As the District 97 Board of Education considers allowing parts of school buildings in the district to be named after financial sponsors, Oak Parkers won’t have to worry about such names as Paris Hilton Middle School or the Jack Black Auditorium at Beye Elementary School, board members insist.

Even though some students may find those possibilities pretty nifty.

The board, nevertheless, is looking at revising its policy that would allow designated areas of school buildings to be named after a person based on monetary donations.

Currently, commemorations may be designated by the board or through petitions. The revised policy would allow the district to consider monetary donations as factor.

Dist. 97 board member Julie Blankemeier floated the idea about the proposed policy change. Blankemeier said the district is only considering a change.

She said colleges and universities, for instance, utilize such a policy. Blankemeier insisted the district is not looking to sell school names to the highest bidder.

“It’s about the relationship that a person has to the district,” she said. “This is just looking at ways for people to contribute, and how we can harness resources in the district in the most appropriate manner. It’s more of a commemoration and dedication to supporters.”

The topic may or may not come up at tonight’s board meeting, she said. Any change would be subject to board approval.

If the district goes with the policy change, Oak Park would join other secondary and higher education institutions with similar naming rights policies:

 In 2000, a Charlotte, N.C. school district board adopted a policy to allow computer rooms, gymnasiums and other rooms to be named by corporate sponsors. The board stressed that decisions would be made “tastefully.”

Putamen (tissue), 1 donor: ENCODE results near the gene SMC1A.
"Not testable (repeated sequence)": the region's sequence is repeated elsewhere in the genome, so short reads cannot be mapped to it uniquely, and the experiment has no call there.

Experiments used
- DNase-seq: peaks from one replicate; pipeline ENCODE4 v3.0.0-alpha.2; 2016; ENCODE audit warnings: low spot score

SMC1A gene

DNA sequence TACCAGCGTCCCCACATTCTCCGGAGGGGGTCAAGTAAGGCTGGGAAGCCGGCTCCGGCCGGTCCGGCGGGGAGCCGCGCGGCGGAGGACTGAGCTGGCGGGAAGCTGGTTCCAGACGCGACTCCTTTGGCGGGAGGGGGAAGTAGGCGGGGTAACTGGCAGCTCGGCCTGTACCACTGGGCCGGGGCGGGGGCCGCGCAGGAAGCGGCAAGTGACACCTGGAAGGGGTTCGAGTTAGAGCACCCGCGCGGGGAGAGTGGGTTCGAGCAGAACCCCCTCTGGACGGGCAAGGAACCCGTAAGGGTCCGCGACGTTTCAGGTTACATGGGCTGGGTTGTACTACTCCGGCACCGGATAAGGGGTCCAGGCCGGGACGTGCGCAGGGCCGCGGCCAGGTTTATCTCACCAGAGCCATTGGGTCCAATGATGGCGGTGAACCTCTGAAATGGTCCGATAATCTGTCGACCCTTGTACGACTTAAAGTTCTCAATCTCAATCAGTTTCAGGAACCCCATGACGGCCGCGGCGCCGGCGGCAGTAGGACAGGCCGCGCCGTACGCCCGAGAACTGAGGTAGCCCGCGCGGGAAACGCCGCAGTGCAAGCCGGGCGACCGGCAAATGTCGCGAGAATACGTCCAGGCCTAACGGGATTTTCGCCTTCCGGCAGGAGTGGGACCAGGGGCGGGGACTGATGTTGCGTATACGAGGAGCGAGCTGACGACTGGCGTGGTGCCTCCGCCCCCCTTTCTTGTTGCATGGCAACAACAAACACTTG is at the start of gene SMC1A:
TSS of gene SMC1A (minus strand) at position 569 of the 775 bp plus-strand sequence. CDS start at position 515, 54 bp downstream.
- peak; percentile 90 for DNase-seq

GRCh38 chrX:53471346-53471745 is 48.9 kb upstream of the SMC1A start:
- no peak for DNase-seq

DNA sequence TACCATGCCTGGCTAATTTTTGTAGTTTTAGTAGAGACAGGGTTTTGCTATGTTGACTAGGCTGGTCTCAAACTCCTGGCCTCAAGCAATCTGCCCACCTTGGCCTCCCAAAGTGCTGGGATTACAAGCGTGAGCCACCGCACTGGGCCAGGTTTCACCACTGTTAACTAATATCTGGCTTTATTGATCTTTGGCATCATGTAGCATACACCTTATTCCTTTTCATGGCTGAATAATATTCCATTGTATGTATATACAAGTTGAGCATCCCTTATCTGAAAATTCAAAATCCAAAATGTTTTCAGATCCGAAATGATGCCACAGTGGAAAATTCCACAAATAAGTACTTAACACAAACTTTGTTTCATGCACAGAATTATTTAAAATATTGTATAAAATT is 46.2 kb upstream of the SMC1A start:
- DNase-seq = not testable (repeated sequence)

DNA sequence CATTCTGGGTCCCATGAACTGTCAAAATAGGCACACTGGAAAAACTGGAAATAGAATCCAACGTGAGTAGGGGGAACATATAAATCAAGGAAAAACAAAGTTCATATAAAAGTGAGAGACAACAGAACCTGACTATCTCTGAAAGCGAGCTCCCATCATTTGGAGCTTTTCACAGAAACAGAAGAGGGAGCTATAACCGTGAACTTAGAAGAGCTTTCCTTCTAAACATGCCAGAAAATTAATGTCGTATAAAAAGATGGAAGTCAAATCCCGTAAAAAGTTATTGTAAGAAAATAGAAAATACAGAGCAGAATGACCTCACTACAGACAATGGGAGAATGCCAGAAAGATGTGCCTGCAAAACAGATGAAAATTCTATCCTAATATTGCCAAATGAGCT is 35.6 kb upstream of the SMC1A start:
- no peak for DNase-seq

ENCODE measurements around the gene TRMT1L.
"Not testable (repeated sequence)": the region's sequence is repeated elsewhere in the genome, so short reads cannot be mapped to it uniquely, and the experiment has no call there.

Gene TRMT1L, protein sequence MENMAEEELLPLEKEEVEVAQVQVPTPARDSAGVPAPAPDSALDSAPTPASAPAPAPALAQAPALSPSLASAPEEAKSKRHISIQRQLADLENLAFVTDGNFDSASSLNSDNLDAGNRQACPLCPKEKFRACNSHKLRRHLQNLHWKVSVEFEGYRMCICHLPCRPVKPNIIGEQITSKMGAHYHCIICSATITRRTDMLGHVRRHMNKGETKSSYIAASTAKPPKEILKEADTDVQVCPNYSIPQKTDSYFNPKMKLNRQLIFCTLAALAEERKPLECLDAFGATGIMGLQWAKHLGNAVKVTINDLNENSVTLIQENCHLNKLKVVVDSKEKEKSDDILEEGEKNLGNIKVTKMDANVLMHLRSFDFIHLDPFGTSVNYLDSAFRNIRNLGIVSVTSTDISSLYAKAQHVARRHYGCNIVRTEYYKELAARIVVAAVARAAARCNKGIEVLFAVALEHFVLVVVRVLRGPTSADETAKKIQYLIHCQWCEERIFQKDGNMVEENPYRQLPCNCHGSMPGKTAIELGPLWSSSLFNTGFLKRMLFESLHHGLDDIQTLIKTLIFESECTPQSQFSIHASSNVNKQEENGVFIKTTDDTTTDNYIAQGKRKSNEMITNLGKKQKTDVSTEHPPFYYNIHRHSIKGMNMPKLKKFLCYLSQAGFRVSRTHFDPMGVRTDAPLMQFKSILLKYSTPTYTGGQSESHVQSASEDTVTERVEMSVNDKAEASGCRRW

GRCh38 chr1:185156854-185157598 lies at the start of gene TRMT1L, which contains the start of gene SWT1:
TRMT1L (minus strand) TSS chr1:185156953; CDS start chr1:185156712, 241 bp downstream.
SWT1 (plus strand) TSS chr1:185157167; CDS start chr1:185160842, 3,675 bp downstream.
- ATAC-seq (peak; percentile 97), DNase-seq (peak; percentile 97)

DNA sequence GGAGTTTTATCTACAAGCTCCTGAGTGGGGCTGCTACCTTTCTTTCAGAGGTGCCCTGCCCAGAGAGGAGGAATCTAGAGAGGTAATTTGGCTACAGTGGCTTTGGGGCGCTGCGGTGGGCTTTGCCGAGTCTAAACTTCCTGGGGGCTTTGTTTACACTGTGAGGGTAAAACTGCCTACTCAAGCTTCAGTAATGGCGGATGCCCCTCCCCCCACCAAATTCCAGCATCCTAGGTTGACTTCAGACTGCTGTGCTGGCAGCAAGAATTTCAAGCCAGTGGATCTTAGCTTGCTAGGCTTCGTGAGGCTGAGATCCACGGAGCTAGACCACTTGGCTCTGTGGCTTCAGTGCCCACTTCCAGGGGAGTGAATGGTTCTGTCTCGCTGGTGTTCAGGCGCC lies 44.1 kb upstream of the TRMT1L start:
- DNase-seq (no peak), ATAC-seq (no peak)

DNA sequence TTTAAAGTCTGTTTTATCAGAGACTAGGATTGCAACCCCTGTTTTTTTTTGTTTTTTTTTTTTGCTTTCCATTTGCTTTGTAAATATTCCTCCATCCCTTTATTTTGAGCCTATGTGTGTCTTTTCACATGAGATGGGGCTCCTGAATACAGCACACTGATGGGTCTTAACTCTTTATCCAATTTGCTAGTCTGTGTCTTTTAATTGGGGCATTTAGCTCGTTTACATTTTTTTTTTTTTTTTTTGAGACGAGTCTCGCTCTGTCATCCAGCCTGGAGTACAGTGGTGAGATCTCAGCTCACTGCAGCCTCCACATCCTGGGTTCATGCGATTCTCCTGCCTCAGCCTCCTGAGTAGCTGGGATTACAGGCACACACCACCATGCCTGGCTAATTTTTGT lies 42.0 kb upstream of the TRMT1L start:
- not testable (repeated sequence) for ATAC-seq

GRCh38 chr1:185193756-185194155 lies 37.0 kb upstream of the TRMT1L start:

In 2001, an Alabama school district named its then-newly approved high school for a $1.2 million donor, and renamed two middle schools for separate $500,000 donors. Those who donated $100,000, meanwhile, received a plaque.

 In 1968, The Pritzker family of Chicago became the first family to have a medical school bear its name after shelling out $12 million to the University of Chicago School of Medicine.

 The UCLA School of Medicine is named after David Geffen following the entertainment mogul’s $200 million donation to the school in 2002.

 Last October, an Austin, Texas school district released the list of names nominated for five new schools, including such notables as former Texas governor Ann Richards and athletes such as Dallas Cowboys star Troy Aikman. Rocker Ted Nugent, interestingly enough, is also on the list. According to a story on the Austin American-Statesman newspaper website, the nominees were not based on financial donations. Though the Austin school district prohibits the selling of naming rights for any district facilities, “donations” may be a contributing factor.

Blankemeier said Dist. 97 would like to focus on people connected to the district, but would keep all of its options open.

“If it were a company with some connection to the district or someone from outside who wanted to support the district, that would be something to consider,” she said.


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